CMT Execs on Why 'American Idol' Rules Country and How the Industry is 'Divided' on Reality Show Success
Kellie Pickler also weighs in on Eric Church’s controversial comments, in which he claimed that reality stars are not real artists, telling THR that she “hasn’t lost a damn bit of sleep.”
Though Tuesday night’s American Idol victor, Phillip Phillips, is a rocker, the show has undoubtedly become a breeding ground for country artists. From Carrie Underwood to Kellie Pickler to Scotty McCreery, a fair amount will be represented at next month’s 11th Annual CMT Music Awards.
CMT President Brian Philips tells The Hollywood Reporter that shows like Idol and The Voice have been “particularly kind to country.”
“I think these music competition shows have been good for music… These shows have given us some of our biggest and prolific stars,” Philips said. “[They have] built some television personalities for people who might have had a harder time working their way through the system.”
Philips said that country music, the number one music choice for adults aged 18-49, rates high on competition shows purely based on demographics. He cites the Grammy Award-winning Underwood as a prime example of the multigenerational appeal of the genre. He also said that fans are turned off by artists viewed as a "studio contrivance... made out of special effects.”
"You really have to be able to sing," he said of country stars. "You have to have the goods to begin with. You gotta be able to deliver live."
Philips acknowledged that not everyone in the country community has welcomed these programs with open arms. Most notably, country artist Eric Church recently bashed the many artists who judge and audition for reality shows, saying: “I don’t know what would make an artist do that. You’re not an artist,”
“They’re divided,” Philips said, referencing the country community's feelings on the topic. “Clearly [reality competitions] are not for everybody.”
Idol season 5 finalist Kellie Pickler is a one of many examples of a television success story. She is nominated for Female Video Artist of the Year at the June 6 ceremony.
"Whatever you have to do to get where you're going you gotta do," she said. As for Church’s comments, Pickler acknowledged that his statement may have been taken out of context, but added: “I haven’t lost a damn bit of sleep over it.”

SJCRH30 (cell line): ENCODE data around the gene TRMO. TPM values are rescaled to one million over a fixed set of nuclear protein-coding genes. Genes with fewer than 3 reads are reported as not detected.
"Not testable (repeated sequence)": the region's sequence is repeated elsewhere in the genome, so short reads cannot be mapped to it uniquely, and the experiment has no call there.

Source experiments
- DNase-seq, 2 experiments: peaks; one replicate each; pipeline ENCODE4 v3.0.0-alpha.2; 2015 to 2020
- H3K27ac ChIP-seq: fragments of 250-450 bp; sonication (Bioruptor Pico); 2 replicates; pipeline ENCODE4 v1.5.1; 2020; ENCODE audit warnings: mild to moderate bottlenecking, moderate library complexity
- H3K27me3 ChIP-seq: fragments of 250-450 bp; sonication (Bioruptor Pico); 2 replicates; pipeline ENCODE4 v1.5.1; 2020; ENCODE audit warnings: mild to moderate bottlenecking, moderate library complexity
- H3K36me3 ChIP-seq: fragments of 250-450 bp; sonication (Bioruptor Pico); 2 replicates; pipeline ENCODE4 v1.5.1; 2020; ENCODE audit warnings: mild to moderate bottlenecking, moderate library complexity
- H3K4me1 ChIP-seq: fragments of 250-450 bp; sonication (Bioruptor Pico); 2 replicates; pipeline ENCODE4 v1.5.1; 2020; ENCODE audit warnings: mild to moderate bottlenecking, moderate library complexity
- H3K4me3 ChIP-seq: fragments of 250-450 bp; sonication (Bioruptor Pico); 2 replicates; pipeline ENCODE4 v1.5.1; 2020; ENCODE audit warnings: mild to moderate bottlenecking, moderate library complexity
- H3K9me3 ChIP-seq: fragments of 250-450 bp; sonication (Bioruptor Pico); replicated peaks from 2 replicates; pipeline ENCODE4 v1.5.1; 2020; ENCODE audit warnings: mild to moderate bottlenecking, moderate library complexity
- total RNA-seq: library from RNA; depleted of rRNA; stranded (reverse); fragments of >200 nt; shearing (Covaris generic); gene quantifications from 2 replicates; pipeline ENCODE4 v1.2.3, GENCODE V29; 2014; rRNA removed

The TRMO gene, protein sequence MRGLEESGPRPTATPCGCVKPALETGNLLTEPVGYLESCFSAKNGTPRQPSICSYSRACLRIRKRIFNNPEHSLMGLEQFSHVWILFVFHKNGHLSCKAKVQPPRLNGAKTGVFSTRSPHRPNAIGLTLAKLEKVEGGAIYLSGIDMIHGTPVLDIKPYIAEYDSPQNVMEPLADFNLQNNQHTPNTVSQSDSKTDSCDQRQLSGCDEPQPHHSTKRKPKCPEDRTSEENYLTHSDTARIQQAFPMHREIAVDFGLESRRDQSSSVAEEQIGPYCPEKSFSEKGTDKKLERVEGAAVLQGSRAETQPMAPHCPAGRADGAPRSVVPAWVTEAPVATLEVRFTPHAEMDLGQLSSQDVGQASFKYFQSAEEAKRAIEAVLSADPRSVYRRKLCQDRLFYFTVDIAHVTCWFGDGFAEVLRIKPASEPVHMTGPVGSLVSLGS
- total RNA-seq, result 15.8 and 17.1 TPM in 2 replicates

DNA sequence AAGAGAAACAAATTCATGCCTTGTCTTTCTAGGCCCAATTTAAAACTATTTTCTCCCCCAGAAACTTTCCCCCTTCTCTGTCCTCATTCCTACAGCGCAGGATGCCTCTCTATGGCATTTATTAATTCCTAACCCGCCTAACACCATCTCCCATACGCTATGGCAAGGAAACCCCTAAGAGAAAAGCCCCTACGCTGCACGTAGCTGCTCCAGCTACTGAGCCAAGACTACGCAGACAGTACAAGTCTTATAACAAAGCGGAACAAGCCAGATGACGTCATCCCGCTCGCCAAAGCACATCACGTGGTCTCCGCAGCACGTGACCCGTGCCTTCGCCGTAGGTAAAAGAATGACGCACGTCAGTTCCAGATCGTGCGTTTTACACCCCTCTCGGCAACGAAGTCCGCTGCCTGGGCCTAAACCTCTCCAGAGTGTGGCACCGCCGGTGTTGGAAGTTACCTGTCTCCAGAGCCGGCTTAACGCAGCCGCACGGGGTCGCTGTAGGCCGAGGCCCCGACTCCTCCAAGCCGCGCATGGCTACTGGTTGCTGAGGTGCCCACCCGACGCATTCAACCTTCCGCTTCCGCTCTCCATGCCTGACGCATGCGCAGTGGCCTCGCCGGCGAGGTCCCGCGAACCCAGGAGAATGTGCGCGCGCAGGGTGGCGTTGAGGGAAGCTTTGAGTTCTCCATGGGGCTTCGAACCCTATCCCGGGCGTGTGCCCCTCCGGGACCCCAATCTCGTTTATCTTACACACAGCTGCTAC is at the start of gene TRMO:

“It does not surprise me that [Church], or any other artist that paid their dues playing every shithole honky-tonk and bar in America, would not be a fan of fast track stardom on talent shows,” said CMT’s SVP, Music Events & Talent, John Hamlin. “On the other hand, if you are a truly gifted singer, overnight success -- which is literally what the talent show track can be -- is equally admirable in my book. One in a million is one in a million.”
The reality game hasn’t just launched unknown talent in the industry, it’s given notable boosts to the careers of previously established musicians including Blake Shelton. Before serving as a coach on NBC’s The Voice, Shelton’s 2008 album, Startin’ Fires, peaked at No. 7 on the Billboard country chart and at No. 34 on the all-encompassing Billboard 200. Most recently, his 2011 release Red River Blue peaked at No. 1 on both charts.
“Thankfully for him, The Voice was the booster rocket to get more of America to see all that he has to offer as an entertainer,” said Hamlin, who also serves as an executive producer on the upcoming CMT Music Awards. “Having the opportunity for America to fall in love with you on national television every week for four months, is priceless.”
With Idol facing stiff competition in the ratings, as well as the caliber of talent, from The Voice and Simon Cowell’s X Factor, Fox's original singing competition still reigns supreme when it comes to launching careers – especially in country -- but why?
“If you want to try and get famous fast by going to a cattle call audition on TV, Idol reasonably remains the first choice for anyone,” said Hamlin. “Country music is the No. 1 format in America and Idol is the most-widely watched. The two go together well.”
Email: Sophie.Schillaci@thr.com; Twitter: @SophieSchillaci
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